After the 1951 mass revolution that brought a new era to Nepalese politics, opening its doors to the world, Nepal extended its diplomatic ties worldwide. Hungary was among the first few countries that Nepal established bilateral relationships with in the first decade of democracy. On January 15, 1961 Nepal declared formal diplomatic ties with Hungary, and the then late King Mahendra paid an unofficial visit to Hungary in 1967. Likewise, his successor, late King Birendra, also visited Hungary in 1968. On February 28, 2017, Dr Prakash Sharan Mahat, the then Minister for Foreign Affairs and his Hungarian counterpart Peter Szijjarto, Minister of Foreign Affairs and Trade of Hungary, met each other and during that meeting, the Government of the Republic of Hungary agreed to provide loan assistance of 100 million euros at an interest rate less than 1% to Nepal under its Line of Credit.
Currently, the Nepalese Embassy in Germany is accredited to Hungary, and the residential Embassy of Hungary in New Delhi is accredited to Nepal. The Honorary Consulate of Hungary was established in Kathmandu and Arun K Chaudhary, Chairman of CG Holdings, was sworn in under oath as the Honorary Consul of Hungary to Nepal on December 4, 2014 at the Hungarian Embassy in New Delhi. On July 25, 2021, Chaudhary was promoted to Honorary Consul General of Hungary to Nepal in the presence of Hungarian Ambassador to Nepal András László Király.
The relations between the two countries have always been cordial based on goodwill, trust and mutual respect, shares Chaudhary. Chaudhary adds that the two sides have exchanged views on the possibilities of exchanging cooperation in the fields of tourism, employment, education and also in the fields of energy and infrastructure development.
Despite decades of diplomatic ties, the volume of trade between the two nations still remains at a modest level. Nepal exports apparel and accessories, arts, textile articles and metal items, while it imports pharmaceutical products, machinery and mechanical appliances, dying and tannins, and chemical products from Hungary.
According to Trade and Export Promotion Centre (TEPC), Nepal imported goods worth USD 892,062 and USD 373,674 in 2018 and 2019, respectively. Likewise, Nepal's exports stood at USD 476,327 and USD 182,751 during the corresponding period.
Chaudhary adds that Nepal has the potential to export goods to Hungary. However, a niche market has to be identified by the Nepali entrepreneurs otherwise because of the sheer price factor anything and everything can not be exported to Hungary.
Nepal has remained a favoured place of travel for the citizens of the European nations, including Hungary. Hungarians come here for mountaineering and other adventure activities. Although the number of tourists at present remains low, the potential for promoting Nepal’s tourism market in Hungary remains high. So, our tourism businesses need to do a roadshow in order to highlight what Nepal has to offer, Chaudhary suggests.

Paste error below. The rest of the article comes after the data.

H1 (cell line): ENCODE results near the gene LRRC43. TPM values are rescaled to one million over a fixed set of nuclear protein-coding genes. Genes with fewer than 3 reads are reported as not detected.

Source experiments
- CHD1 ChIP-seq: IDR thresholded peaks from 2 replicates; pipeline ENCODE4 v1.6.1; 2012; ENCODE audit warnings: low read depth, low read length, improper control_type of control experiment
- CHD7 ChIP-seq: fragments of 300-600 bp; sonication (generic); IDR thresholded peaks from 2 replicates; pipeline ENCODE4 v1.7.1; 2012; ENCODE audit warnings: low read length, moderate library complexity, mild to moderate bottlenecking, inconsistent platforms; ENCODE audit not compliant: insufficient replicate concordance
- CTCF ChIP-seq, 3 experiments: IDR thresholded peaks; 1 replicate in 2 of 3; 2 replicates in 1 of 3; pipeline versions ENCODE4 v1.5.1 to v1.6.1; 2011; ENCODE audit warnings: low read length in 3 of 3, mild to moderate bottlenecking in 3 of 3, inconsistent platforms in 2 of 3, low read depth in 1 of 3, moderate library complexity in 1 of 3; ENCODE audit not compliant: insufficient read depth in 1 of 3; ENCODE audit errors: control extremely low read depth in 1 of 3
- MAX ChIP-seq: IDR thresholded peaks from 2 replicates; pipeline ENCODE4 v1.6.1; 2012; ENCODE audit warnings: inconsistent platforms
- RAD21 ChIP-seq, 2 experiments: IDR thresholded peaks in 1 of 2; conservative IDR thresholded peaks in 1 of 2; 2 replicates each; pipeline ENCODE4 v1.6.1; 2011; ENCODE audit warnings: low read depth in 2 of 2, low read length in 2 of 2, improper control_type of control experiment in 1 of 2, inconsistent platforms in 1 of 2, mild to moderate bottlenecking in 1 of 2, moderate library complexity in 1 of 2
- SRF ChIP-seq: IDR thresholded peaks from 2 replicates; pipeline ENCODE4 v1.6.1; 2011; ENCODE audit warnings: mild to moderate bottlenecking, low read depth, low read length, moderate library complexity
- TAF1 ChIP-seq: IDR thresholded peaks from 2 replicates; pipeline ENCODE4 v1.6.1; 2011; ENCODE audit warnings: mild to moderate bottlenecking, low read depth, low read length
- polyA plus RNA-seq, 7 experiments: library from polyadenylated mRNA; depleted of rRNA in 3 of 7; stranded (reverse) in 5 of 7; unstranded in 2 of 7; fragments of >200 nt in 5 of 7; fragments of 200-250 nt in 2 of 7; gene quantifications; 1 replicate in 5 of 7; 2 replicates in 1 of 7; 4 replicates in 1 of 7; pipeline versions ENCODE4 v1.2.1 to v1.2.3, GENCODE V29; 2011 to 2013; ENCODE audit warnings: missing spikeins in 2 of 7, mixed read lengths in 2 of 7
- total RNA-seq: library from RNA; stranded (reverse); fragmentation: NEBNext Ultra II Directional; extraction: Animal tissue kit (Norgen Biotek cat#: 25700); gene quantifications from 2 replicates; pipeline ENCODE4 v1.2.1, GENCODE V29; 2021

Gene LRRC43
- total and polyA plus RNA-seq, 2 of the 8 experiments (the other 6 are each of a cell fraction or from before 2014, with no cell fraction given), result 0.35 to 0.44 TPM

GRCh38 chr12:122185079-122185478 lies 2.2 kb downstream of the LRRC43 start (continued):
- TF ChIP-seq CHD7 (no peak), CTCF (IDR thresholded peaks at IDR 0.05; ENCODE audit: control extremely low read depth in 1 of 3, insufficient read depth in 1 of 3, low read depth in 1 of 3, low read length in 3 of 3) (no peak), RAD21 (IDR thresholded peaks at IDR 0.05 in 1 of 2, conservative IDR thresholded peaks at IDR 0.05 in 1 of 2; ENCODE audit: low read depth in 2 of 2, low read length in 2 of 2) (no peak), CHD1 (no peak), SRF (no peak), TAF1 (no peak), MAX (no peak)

According to Chaudhary, Nepal and Hungary have many commonalities. Both the nations are landlocked and are rich in art, folk culture, and natural landscape. Nepal has huge potential to lure Hungarian tourists, as the youths are into adventure and adults enjoy culture and history.
With eight out of 10 highest peaks of the world situated in Nepal and our century-long history, we have the best of adventure and history that Hungarians might have interest in. However, we have to improve our basic infrastructure to get the best and attract high spending tourists into the country, opines Chaudhary.
Like trade, foreign direct investment (FDI) from Hungaria in Nepal in 61 years of diplomatic ties has been nominal. Nepal has to make more FDI friendly policies. However, Chaudhary adds that our focus should be on how we could promote our agro, hydro, and tourism sectors which are the backbone of Nepal's economy and have immense potential to attract FDIs. “All we need is a detailed action plan to be formulated involving all stakeholders. If we are able to do that then it will surely help in reducing the balance of payment issue in the country,” he adds.
Since his appointment as the Honorary Consul General of Hungary in Nepal, Chaudhary has remained focused on strengthening the bilateral ties between the two countries through different activities. Chaudhary's priority is on strengthening government-to-government ties, while boosting business-to-business activities.
As an Honorary Consul General of Hungary, Chaudhary’s focus has also been on motivating entrepreneurs and investors and establishing trust and communication. My office has prioritised facilitating meetings and networking between Hungarian and Nepali investors and entrepreneurs. The Honorary Consul General’s office also offers free information on trade and tourism to interested visitors, he shares.
Chaudhary is also a member of the Honorary Consular Corps Nepal (HCC-N), an association of Consuls & Consul Generals formed in 2007 to work closely with the Ministry of Foreign Affairs and other diplomatic missions in Nepal. Chaudhary shares that members of HCC-N have been working vigorously to develop economic diplomacy with their respective represented nations.
Likewise, Chaudhary shares that Honorary Consuls and Consul Generals can collaborate to help the government to bolster bilateral cooperation and economic ties with other countries. However, the government needs to introduce relevant trade and investment policies to support economic diplomacy efforts. Impactful and strategic diplomacy is only possible with tactful policies, Chaudhary adds.